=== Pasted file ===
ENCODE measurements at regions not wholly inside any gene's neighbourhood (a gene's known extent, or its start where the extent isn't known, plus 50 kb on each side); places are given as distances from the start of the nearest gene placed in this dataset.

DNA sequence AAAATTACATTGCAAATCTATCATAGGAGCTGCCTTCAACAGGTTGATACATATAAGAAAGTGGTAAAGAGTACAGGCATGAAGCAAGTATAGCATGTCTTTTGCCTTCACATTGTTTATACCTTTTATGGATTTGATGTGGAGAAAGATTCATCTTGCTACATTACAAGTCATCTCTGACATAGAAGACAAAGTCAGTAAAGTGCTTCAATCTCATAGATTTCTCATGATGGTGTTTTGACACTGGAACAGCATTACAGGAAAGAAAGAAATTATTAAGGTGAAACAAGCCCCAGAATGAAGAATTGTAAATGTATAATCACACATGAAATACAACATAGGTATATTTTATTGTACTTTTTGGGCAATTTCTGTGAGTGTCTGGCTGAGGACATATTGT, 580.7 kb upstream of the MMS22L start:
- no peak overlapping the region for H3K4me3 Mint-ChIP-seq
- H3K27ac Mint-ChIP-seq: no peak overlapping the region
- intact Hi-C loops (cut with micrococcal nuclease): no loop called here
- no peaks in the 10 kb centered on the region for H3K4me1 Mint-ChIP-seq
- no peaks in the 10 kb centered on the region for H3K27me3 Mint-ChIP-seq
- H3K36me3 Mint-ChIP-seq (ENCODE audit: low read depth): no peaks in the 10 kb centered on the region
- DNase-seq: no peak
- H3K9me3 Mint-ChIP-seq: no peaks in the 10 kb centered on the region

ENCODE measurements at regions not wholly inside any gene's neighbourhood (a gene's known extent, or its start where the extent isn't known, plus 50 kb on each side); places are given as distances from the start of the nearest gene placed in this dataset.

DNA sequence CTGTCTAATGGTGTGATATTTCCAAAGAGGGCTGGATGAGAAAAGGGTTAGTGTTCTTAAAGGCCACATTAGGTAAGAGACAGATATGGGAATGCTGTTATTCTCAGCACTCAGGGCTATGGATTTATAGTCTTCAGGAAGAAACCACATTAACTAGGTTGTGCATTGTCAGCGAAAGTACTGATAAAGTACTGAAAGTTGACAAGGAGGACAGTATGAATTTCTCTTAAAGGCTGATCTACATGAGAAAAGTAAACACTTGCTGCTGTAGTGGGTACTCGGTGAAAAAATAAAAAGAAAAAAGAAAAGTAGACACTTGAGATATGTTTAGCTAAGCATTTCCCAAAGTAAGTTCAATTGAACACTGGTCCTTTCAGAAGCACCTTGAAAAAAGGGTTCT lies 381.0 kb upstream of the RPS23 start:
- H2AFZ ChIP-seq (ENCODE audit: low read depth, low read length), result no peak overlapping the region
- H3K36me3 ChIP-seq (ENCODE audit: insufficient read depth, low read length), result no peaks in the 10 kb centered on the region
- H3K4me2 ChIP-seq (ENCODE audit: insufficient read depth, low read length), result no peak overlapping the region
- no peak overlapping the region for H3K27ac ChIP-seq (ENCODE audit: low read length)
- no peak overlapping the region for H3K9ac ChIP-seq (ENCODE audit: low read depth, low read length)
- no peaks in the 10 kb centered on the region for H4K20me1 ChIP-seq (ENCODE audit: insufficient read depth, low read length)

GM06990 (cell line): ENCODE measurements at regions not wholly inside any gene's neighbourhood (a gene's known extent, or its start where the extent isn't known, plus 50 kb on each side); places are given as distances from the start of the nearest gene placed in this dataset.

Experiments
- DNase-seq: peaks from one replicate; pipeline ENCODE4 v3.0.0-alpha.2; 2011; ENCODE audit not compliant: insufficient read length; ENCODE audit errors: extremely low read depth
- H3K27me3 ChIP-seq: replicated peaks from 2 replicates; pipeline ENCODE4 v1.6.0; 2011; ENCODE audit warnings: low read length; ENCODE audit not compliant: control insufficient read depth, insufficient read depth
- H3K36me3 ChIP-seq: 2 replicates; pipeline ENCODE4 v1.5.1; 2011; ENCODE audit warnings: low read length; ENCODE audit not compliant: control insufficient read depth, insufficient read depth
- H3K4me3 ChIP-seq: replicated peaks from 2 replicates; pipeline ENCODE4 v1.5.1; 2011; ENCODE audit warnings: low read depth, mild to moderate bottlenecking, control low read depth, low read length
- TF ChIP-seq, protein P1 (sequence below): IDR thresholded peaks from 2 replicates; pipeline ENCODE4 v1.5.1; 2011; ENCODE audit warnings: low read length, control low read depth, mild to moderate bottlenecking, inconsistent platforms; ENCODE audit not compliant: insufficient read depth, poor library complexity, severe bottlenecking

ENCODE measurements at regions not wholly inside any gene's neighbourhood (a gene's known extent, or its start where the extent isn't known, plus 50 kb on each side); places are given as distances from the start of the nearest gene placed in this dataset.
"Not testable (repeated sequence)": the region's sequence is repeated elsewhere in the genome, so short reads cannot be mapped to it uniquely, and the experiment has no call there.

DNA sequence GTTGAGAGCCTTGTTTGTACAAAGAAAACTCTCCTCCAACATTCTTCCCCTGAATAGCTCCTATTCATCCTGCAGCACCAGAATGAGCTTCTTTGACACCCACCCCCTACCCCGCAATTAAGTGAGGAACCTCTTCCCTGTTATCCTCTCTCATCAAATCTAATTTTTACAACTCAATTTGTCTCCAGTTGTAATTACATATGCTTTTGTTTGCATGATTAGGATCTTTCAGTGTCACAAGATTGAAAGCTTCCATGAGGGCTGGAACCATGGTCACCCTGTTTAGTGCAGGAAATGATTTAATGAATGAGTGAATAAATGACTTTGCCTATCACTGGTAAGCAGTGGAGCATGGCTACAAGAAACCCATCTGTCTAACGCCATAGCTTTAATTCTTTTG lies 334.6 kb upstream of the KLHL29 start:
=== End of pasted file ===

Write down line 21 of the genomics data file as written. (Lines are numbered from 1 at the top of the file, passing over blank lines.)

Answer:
- DNase-seq: peaks from one replicate; pipeline ENCODE4 v3.0.0-alpha.2; 2011; ENCODE audit not compliant: insufficient read length; ENCODE audit errors: extremely low read depth